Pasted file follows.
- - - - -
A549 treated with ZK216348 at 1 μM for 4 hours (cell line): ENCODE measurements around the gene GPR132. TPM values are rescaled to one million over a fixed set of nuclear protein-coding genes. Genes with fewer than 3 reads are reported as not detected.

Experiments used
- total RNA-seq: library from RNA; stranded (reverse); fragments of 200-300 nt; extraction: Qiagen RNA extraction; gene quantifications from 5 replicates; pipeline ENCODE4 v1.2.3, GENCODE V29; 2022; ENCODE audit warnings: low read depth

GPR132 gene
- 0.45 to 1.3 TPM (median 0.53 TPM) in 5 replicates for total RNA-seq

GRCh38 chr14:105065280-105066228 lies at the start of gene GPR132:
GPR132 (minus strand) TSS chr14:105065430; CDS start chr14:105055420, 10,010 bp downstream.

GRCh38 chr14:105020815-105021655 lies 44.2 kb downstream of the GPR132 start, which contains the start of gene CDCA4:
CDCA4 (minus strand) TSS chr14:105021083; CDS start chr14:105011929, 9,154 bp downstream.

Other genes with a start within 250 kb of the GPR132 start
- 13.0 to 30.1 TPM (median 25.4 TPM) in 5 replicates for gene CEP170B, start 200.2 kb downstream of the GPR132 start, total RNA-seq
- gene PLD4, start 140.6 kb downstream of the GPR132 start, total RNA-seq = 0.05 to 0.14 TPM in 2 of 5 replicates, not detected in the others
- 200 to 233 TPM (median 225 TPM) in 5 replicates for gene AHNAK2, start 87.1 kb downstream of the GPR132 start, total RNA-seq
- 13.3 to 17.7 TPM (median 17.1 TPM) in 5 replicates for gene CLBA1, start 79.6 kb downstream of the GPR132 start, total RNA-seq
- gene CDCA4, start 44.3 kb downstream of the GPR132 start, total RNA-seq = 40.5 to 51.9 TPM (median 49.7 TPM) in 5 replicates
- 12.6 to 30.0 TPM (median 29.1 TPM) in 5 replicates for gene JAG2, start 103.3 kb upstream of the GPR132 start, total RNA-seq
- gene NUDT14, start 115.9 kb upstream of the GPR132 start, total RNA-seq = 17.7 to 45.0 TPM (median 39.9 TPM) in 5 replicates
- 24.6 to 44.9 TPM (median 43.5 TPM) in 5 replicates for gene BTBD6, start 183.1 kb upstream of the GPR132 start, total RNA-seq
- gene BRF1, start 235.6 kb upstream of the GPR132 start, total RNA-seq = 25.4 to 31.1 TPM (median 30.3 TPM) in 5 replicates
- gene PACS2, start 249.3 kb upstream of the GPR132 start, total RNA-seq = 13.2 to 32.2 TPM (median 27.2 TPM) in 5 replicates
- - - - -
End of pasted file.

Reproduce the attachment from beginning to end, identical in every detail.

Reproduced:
A549 treated with ZK216348 at 1 μM for 4 hours (cell line): ENCODE measurements around the gene GPR132. TPM values are rescaled to one million over a fixed set of nuclear protein-coding genes. Genes with fewer than 3 reads are reported as not detected.

Experiments used
- total RNA-seq: library from RNA; stranded (reverse); fragments of 200-300 nt; extraction: Qiagen RNA extraction; gene quantifications from 5 replicates; pipeline ENCODE4 v1.2.3, GENCODE V29; 2022; ENCODE audit warnings: low read depth

GPR132 gene
- 0.45 to 1.3 TPM (median 0.53 TPM) in 5 replicates for total RNA-seq

GRCh38 chr14:105065280-105066228 lies at the start of gene GPR132:
GPR132 (minus strand) TSS chr14:105065430; CDS start chr14:105055420, 10,010 bp downstream.

GRCh38 chr14:105020815-105021655 lies 44.2 kb downstream of the GPR132 start, which contains the start of gene CDCA4:
CDCA4 (minus strand) TSS chr14:105021083; CDS start chr14:105011929, 9,154 bp downstream.

Other genes with a start within 250 kb of the GPR132 start
- 13.0 to 30.1 TPM (median 25.4 TPM) in 5 replicates for gene CEP170B, start 200.2 kb downstream of the GPR132 start, total RNA-seq
- gene PLD4, start 140.6 kb downstream of the GPR132 start, total RNA-seq = 0.05 to 0.14 TPM in 2 of 5 replicates, not detected in the others
- 200 to 233 TPM (median 225 TPM) in 5 replicates for gene AHNAK2, start 87.1 kb downstream of the GPR132 start, total RNA-seq
- 13.3 to 17.7 TPM (median 17.1 TPM) in 5 replicates for gene CLBA1, start 79.6 kb downstream of the GPR132 start, total RNA-seq
- gene CDCA4, start 44.3 kb downstream of the GPR132 start, total RNA-seq = 40.5 to 51.9 TPM (median 49.7 TPM) in 5 replicates
- 12.6 to 30.0 TPM (median 29.1 TPM) in 5 replicates for gene JAG2, start 103.3 kb upstream of the GPR132 start, total RNA-seq
- gene NUDT14, start 115.9 kb upstream of the GPR132 start, total RNA-seq = 17.7 to 45.0 TPM (median 39.9 TPM) in 5 replicates
- 24.6 to 44.9 TPM (median 43.5 TPM) in 5 replicates for gene BTBD6, start 183.1 kb upstream of the GPR132 start, total RNA-seq
- gene BRF1, start 235.6 kb upstream of the GPR132 start, total RNA-seq = 25.4 to 31.1 TPM (median 30.3 TPM) in 5 replicates
- gene PACS2, start 249.3 kb upstream of the GPR132 start, total RNA-seq = 13.2 to 32.2 TPM (median 27.2 TPM) in 5 replicates